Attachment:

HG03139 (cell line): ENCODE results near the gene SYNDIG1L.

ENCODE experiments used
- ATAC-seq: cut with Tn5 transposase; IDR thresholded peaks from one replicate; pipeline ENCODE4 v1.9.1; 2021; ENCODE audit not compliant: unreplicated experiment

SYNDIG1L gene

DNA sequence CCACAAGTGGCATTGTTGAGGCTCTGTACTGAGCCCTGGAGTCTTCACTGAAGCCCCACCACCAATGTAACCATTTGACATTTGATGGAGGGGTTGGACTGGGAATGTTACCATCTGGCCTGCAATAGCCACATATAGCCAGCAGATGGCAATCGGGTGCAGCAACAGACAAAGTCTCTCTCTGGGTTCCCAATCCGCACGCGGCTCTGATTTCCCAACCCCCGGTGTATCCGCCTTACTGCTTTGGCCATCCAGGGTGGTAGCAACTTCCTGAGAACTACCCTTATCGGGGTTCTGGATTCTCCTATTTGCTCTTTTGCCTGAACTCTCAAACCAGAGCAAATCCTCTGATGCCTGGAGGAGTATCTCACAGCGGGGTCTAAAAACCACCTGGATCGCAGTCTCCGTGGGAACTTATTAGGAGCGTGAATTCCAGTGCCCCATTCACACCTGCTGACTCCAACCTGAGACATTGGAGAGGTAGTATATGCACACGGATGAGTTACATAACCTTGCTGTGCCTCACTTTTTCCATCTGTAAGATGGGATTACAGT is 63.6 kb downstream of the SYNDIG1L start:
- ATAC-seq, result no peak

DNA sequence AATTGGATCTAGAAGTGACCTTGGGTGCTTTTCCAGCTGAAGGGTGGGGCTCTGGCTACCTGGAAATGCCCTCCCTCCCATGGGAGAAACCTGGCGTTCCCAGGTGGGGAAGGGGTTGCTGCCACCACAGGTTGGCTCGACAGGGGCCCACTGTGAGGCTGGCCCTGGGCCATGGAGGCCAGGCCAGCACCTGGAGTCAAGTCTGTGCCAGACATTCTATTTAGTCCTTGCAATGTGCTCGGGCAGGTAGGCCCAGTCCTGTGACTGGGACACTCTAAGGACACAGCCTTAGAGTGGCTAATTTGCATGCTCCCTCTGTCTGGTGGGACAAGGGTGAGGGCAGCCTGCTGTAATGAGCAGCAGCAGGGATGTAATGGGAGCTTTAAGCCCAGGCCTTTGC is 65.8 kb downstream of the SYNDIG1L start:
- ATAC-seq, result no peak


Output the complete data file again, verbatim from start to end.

HG03139 (cell line): ENCODE results near the gene SYNDIG1L.

ENCODE experiments used
- ATAC-seq: cut with Tn5 transposase; IDR thresholded peaks from one replicate; pipeline ENCODE4 v1.9.1; 2021; ENCODE audit not compliant: unreplicated experiment

SYNDIG1L gene

DNA sequence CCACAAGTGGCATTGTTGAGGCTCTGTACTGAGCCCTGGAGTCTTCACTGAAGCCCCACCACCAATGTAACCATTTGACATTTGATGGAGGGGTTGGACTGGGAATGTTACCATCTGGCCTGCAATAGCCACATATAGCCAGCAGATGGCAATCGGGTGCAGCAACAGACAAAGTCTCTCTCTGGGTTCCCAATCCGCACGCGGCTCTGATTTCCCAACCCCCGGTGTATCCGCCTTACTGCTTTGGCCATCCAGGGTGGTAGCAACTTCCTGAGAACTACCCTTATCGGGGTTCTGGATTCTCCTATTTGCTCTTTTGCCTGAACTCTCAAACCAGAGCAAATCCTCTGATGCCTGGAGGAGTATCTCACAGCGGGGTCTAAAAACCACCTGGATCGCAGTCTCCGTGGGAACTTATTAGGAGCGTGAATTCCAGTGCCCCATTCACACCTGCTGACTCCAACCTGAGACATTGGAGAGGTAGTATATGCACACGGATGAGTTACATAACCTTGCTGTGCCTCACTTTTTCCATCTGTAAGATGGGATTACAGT is 63.6 kb downstream of the SYNDIG1L start:
- ATAC-seq, result no peak

DNA sequence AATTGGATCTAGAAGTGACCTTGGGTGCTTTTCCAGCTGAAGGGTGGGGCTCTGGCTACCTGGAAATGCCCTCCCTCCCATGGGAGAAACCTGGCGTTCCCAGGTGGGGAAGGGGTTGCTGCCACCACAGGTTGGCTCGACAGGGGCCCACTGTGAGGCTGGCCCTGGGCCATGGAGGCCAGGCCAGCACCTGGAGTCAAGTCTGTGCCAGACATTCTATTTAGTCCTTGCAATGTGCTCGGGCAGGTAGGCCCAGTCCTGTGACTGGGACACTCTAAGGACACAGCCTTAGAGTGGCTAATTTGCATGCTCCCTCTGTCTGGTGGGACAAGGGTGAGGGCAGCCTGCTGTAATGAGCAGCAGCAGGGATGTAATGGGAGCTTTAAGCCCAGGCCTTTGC is 65.8 kb downstream of the SYNDIG1L start:
- ATAC-seq, result no peak